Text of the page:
649. The association between cervical degenerative MRI findings and self-reported neck pain, disability and headache: a cross-sectional exploratory study.
Jensen RK, Dissing KB, Jensen TS, Clausen SH, Arnbak B.
Chiropractic and Manual Therapies. 2023 Oct 11;31(1):45.
Neck pain and headache are highly prevalent conditions and leading causes of disability worldwide. Although MRI is widely used in the management of these conditions, there is uncertainty about the clinical significance of cervical MRI findings in patients with neck pain or headache. Therefore, this study aims to investigate the association between cervical degenerative MRI findings and self-reported neck pain, neck disability, and headache.
This study was a secondary analysis of a cohort of patients with low back pain aged 18-40 years recruited from a non-surgical outpatient spine clinic. The cervical MRI and outcome measures used in this analysis were collected at a four-year follow-up (2014-2017). Self-reported outcome measures included neck pain intensity, neck disability as measured by the Neck Disability Index, and headache as measured by a single NDI item. Cervical MRI findings included disc degeneration, disc contour changes, and vertebral endplate signal changes (VESC). Multivariable logistic regression analyses, adjusted for age and sex, were used to analyse the associations between MRI findings and neck pain, neck disability, and headache.
A total of 600 participants who underwent MRI and completed the relevant questionnaires at follow-up were included. The median age was 37 years (interquartile range 31-41) and 325 (54%) were female. Of the included participants, 181 (31%) had moderate or severe neck pain, 274 (59%) had moderate or severe neck disability, 193 (42%) reported headaches, and 211 (35%) had one or more cervical degenerative MRI findings. Cervical disc degeneration and disc contour changes were positively associated with moderate or severe neck pain with odds ratio 1.6 (95% CI 1.1-2.4) and 1.6 (1.1-2.3), respectively. VESC was associated with moderate or severe neck disability with odds ratio 3.3 (1.3-8.4). No statistically significant associations were found between the MRI findings assessed and headache.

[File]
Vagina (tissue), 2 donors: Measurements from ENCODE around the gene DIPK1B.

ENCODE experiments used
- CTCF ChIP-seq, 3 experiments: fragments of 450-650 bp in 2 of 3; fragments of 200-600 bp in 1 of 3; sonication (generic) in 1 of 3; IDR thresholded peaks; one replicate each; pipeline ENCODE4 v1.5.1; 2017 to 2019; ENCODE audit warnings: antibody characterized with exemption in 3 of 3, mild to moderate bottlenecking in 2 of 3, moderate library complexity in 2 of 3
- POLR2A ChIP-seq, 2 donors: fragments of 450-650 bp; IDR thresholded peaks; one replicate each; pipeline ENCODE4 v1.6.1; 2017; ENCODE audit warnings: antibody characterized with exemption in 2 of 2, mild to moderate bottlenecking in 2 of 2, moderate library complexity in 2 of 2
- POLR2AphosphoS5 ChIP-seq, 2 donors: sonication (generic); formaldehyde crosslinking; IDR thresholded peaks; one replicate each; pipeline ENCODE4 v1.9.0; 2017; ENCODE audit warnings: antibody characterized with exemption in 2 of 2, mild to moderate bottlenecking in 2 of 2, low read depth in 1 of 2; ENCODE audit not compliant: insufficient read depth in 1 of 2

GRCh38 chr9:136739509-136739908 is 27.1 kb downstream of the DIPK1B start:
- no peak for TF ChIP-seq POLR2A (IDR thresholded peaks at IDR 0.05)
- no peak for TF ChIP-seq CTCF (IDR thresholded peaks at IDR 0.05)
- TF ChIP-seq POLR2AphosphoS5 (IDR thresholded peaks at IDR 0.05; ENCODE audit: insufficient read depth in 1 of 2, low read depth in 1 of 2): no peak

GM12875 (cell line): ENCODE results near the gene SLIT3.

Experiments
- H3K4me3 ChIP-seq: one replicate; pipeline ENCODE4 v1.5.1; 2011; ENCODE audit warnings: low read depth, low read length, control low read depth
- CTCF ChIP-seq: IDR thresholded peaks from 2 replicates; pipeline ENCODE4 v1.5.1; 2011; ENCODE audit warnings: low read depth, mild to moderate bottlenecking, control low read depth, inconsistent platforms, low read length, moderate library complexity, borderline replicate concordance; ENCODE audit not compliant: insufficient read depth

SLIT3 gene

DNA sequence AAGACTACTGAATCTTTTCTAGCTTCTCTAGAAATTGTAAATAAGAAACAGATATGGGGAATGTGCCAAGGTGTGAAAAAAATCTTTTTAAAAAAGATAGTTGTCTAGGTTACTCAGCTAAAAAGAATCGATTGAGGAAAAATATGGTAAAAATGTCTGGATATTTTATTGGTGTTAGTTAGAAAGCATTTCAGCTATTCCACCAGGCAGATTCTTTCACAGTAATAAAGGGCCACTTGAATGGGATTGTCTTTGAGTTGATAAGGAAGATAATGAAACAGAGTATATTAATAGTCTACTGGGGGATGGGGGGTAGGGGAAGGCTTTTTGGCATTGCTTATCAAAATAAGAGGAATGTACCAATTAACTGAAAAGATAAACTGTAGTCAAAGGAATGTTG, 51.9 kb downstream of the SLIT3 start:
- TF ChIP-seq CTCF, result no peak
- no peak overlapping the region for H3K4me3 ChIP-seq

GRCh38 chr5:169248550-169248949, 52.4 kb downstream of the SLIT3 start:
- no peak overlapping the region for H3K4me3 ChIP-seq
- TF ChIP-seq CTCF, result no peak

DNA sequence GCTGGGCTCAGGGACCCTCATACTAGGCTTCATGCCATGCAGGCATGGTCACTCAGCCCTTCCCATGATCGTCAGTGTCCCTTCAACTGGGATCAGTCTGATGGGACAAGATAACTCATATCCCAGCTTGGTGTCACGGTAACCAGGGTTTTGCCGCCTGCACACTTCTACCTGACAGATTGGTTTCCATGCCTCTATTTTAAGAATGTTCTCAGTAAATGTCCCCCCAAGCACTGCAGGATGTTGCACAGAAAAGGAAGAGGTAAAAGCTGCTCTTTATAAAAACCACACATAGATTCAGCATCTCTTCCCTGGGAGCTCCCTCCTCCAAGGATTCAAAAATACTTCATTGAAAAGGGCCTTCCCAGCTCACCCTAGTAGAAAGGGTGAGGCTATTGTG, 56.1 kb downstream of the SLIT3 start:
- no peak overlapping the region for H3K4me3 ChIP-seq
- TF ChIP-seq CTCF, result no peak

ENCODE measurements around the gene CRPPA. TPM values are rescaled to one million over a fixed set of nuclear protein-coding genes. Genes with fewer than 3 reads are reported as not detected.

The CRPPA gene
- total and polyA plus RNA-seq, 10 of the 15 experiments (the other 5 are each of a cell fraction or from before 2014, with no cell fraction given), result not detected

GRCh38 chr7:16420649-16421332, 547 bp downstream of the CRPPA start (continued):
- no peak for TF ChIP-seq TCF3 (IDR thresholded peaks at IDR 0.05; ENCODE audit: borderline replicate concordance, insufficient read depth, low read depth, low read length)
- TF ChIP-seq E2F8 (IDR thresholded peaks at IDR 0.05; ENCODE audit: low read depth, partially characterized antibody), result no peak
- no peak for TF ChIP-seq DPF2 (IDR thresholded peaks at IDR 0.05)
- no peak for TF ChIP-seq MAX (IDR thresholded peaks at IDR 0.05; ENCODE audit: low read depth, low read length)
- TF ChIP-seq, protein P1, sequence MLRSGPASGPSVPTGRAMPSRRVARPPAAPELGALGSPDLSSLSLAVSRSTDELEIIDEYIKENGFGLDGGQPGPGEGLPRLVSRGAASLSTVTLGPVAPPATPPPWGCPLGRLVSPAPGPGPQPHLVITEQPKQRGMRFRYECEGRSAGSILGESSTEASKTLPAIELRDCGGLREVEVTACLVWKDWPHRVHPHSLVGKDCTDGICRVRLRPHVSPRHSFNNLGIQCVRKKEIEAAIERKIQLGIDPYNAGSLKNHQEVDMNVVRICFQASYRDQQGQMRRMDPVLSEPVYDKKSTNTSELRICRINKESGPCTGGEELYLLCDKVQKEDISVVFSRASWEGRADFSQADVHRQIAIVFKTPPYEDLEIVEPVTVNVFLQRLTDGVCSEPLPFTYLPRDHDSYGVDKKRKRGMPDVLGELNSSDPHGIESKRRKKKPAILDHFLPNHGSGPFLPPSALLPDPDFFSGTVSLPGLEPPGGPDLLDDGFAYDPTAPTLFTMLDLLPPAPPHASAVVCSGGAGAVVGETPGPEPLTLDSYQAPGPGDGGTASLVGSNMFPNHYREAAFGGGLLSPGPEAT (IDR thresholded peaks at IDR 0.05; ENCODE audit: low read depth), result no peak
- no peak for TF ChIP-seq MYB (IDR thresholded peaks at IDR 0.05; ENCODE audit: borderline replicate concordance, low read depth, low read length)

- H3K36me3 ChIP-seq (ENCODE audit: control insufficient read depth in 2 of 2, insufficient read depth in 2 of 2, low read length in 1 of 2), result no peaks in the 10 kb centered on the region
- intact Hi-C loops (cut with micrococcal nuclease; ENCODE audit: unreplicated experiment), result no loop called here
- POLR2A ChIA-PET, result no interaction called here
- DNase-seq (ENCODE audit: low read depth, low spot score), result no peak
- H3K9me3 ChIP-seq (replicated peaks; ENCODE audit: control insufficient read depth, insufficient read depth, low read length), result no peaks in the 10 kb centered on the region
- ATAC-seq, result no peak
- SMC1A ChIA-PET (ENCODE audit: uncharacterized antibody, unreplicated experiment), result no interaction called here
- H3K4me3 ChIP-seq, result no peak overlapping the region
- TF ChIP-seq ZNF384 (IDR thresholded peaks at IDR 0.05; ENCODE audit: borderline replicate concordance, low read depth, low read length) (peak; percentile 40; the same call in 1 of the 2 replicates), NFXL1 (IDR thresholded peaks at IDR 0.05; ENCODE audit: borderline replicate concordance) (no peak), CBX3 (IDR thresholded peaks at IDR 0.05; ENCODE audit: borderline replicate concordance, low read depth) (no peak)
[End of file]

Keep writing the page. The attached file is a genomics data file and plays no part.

In this cross-sectional exploratory study, we found that cervical disc degeneration and disc contour changes were associated with neck pain, and VESC was associated with neck disability. None of the MRI findings were associated with headache. The results suggest that cervical degenerative changes may contribute to the aetiology of neck symptoms, but the associations are modest and cannot guide clinical decisions.
Disc contour; Disc degeneration; Headache; MRI; Neck Disability Index; Neck pain; Vertebral endplate signal changes.